First spend a few minutes drawing the pose and the garment outlines in what you consider to be your own style. Be bold. Quickly capturing the pose, you have to assess the essentials and get them down on paper very fast. Avoid making feeble, sketchy pencil marks that result in tentative "hairy-lined" outlines.
Next, try not to look at your paper, and make a continuous line drawing, without removing the pencil from the paper. Keep the poses changing every few minutes. Now you can use some paints, choosing just three or
It cannot be stressed too strongly that If you are designing clothes, however exotic your sources, you must always remember that at the end of the day you are designing for a human body. Practicing life drawing is therefore a very valuable exercise that will help you observe clearly and assess quickly what you see. Using a model means you do not have to invent anything out of thin air. The information is in front of you—all you need to do is interpret it in your own individual style.
You may have the opportunity to draw from life in an art-school environment, but you can also improvise if you are working at home by asking a friend to pose. There is no need for your model to be fashionably dressed. Normal daywear with a few additional accessories such as hats, scarves, boots, or sunglasses is quite sufficient. It is more important for the class tutor, or you If you are working at home, to persuade the model to exaggerate the poses, and to change them often. Accentuation adds drama to the drawings, and responding quickly to the changing poses will bring spontaneity to your work.
Spend a day practicing life drawing either in class with a professional model, or at home having persuaded a friend to pose for you. If you choose the private route, there are bound to be some giggles at the outset. That is not a problem—the exercise should be fun. Try to achieve fifteen drawings by the end of the session, spending no more than two to five minutes on each.
• Make over reality in your own style.
• Improve your ability to observe quickly and well.
* Achieve freshness and boldness in illustration by getting the poses down on paper as quickly as possible. • Capture the spirit of the garments while representing them graphically.
• Did you observe the model fully?
• Were the poses interesting?
• Has the exercise speeded up and sharpened your observational techniques?
You may well find that working with other students in the room fires up your enthusiasm and creativity—as well as giving you valuable practice in figure drawing.
► Capturing the poses
These figures were illustrated during a life-drawing class. The limited time available to complete each pose has resulted in images that capture the essence of the garments and make a strong statement. If you do not have time to worry about getting outlines exactly right, you are more likely to achieve Images that are fluid and full of life and spontaneity.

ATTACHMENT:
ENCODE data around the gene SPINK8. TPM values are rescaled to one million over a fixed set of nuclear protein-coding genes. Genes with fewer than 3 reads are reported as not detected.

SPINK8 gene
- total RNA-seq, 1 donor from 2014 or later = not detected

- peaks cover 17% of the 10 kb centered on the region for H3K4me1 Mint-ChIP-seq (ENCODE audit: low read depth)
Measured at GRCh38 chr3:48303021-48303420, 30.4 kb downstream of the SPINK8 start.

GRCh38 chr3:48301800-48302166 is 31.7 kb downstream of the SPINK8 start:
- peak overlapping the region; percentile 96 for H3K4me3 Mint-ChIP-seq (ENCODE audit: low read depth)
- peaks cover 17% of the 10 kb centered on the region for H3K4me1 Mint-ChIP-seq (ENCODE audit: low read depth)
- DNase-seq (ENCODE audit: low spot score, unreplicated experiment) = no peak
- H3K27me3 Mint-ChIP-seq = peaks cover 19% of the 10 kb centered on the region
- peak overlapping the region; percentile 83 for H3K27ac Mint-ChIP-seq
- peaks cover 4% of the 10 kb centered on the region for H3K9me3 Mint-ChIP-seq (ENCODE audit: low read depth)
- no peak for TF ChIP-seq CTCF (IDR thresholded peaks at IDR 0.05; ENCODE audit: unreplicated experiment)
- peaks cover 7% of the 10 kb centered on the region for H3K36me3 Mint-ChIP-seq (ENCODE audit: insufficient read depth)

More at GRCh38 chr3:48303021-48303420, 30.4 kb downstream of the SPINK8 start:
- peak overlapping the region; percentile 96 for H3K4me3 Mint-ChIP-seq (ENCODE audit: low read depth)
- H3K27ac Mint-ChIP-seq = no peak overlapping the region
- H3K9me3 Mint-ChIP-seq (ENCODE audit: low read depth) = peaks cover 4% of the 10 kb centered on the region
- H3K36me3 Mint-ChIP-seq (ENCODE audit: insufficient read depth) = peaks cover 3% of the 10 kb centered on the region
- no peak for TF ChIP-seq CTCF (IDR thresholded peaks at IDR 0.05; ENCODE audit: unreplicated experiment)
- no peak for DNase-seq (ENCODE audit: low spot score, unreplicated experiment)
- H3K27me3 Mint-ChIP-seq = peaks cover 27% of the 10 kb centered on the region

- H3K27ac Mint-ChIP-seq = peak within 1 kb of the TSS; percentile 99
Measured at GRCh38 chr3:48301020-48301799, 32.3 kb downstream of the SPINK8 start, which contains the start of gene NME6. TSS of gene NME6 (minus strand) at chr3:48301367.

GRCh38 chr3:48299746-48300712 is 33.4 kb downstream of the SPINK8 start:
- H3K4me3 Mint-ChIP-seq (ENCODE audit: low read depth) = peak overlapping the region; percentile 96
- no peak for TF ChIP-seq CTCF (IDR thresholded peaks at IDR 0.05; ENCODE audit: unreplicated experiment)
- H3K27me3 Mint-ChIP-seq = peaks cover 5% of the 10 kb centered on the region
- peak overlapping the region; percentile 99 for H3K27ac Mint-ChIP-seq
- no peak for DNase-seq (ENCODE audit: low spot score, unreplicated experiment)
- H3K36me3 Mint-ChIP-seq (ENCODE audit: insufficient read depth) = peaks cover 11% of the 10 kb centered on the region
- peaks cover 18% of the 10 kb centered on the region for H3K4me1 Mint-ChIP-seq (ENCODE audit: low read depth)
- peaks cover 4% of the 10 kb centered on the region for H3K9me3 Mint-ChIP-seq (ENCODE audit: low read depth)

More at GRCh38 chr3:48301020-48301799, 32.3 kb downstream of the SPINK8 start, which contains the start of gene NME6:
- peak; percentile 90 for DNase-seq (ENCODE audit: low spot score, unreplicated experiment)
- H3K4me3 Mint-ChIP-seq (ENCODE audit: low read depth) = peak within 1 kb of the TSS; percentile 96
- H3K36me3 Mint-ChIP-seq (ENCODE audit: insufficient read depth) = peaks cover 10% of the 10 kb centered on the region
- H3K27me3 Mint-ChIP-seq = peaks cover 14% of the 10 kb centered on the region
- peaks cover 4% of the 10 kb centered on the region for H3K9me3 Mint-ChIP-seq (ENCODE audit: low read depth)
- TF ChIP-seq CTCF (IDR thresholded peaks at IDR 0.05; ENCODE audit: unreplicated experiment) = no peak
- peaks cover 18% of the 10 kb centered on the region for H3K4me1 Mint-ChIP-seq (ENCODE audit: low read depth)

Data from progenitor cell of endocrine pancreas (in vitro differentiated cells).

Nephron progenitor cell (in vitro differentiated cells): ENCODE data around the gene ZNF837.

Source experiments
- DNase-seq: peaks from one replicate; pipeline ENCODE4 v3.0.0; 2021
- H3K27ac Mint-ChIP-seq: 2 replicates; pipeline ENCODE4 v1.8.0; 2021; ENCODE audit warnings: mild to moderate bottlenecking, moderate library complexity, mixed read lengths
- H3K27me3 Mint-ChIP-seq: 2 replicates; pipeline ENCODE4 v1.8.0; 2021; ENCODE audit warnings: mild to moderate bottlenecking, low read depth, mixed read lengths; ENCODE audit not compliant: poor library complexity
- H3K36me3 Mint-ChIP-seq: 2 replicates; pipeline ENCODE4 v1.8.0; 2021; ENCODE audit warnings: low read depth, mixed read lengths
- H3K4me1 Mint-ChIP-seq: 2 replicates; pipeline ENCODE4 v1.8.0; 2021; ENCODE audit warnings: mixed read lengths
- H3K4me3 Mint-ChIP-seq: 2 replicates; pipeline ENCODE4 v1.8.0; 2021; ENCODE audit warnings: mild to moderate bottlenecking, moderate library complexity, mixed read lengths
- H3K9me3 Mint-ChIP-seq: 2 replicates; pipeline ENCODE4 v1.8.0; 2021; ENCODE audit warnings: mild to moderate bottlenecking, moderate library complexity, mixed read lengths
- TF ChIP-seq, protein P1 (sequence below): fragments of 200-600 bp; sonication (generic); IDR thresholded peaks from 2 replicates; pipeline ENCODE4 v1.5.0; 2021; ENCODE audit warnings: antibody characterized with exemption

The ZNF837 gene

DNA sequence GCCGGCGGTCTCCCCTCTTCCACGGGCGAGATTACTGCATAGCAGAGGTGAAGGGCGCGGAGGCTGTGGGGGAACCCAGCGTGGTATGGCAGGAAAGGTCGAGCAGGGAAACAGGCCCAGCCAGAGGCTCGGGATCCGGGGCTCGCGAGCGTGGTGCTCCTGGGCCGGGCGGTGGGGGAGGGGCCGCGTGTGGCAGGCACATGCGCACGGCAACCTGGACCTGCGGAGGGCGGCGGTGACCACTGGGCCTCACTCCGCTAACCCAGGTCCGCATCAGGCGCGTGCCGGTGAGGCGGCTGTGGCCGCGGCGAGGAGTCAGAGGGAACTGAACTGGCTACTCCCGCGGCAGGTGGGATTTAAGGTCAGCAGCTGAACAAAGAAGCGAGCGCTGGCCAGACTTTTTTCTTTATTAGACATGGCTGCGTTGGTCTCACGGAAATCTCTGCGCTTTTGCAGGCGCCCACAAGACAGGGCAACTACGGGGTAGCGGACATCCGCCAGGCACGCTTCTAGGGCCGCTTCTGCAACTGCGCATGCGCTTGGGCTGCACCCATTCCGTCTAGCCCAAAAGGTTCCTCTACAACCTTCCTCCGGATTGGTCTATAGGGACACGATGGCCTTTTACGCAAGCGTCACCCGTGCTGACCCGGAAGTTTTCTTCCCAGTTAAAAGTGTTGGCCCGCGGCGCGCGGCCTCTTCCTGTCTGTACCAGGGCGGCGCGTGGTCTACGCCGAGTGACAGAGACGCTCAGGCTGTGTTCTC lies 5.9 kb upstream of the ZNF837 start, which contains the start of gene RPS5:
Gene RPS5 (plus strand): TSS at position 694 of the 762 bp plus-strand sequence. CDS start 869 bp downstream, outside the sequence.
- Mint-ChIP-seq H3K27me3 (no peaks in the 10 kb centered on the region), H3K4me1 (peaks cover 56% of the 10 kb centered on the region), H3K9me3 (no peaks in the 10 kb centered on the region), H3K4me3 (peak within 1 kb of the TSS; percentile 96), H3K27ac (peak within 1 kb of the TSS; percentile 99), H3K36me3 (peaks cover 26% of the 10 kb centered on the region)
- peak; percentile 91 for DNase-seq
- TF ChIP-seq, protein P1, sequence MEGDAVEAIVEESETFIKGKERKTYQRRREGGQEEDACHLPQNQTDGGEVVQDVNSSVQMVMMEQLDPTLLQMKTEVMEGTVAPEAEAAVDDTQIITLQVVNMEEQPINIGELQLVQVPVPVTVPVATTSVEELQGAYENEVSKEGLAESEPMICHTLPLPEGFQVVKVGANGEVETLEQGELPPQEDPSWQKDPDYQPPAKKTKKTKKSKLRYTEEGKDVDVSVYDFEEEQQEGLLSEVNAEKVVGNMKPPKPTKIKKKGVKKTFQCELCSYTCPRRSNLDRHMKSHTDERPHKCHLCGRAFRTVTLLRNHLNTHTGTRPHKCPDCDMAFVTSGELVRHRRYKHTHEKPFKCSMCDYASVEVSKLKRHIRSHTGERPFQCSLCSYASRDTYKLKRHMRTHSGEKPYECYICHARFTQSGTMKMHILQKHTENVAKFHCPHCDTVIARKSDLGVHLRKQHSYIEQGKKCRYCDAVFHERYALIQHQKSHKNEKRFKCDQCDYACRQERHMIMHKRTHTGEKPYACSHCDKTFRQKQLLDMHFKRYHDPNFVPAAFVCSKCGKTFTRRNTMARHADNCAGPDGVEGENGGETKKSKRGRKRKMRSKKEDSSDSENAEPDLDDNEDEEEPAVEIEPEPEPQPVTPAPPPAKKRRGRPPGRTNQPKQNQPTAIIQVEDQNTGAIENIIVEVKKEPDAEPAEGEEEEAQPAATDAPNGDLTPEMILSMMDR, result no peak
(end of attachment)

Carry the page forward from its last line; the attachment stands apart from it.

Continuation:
four colors. Apply the color with a broad brush, jotting down the poses with quick brushstrokes.
Now you can start mixing your media. Perhaps begin by representing the clothes
in paint but use crayon or oil pastel to delineate the facial features.
Remember to try to make each drawing fill the whole page and exaggerate the poses to bring drama to the illustrations. Sometimes it can be productive to ask the model to adopt unusual poses, either seated, standing, or draped over a prop (which you may wish either to include or leave out in order to make use of the white space left on the page). However, be sure that the pose does not interfere with the communication of your ideas.
• An exercise in figure drawing, p. 52
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One of the most stimulating aspects of working with a life model is having to use every second of the session to best advantage. The challenge of responding quickly to fast-changing poses brought an urgency and spark to these drawings. A bold commitment can make any drawing state its case: these figures were drawn to fill the whole page, with the model's extreme poses exaggerated to bring energy to the picture. Unexpected colors enliven what might have been a dull subject; a cursory glance at a magazine proves that, In fashion Images, skin is not always flesh-colored, hair not always natural. The confident use of different media, such as gouache and oil pastel, can also lend vibrancy to a posed subject. It is important not to be afraid to make mistakes. Done quickly, some drawings will inevitably not be successful, but the ones that are will retain a freshness that is destroyed by overworking an Idea,
These illustrations use both color and medium to good effect. The purple hair and greenish skin harmonize well with the tones used for the clothes. The limited color palette has ensured an uncluttered representation of the garments. Using only pencil and paint applied boldly with a wet brush, the essence of each pose has been swiftly Identified and captured on paper.
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Each page has been filled with an interesting composition that not only gives a graphic representation of the individual garments but also suggests the spirit of the ensemble. Too much attention to detail can undermine communication of the overall design theme.
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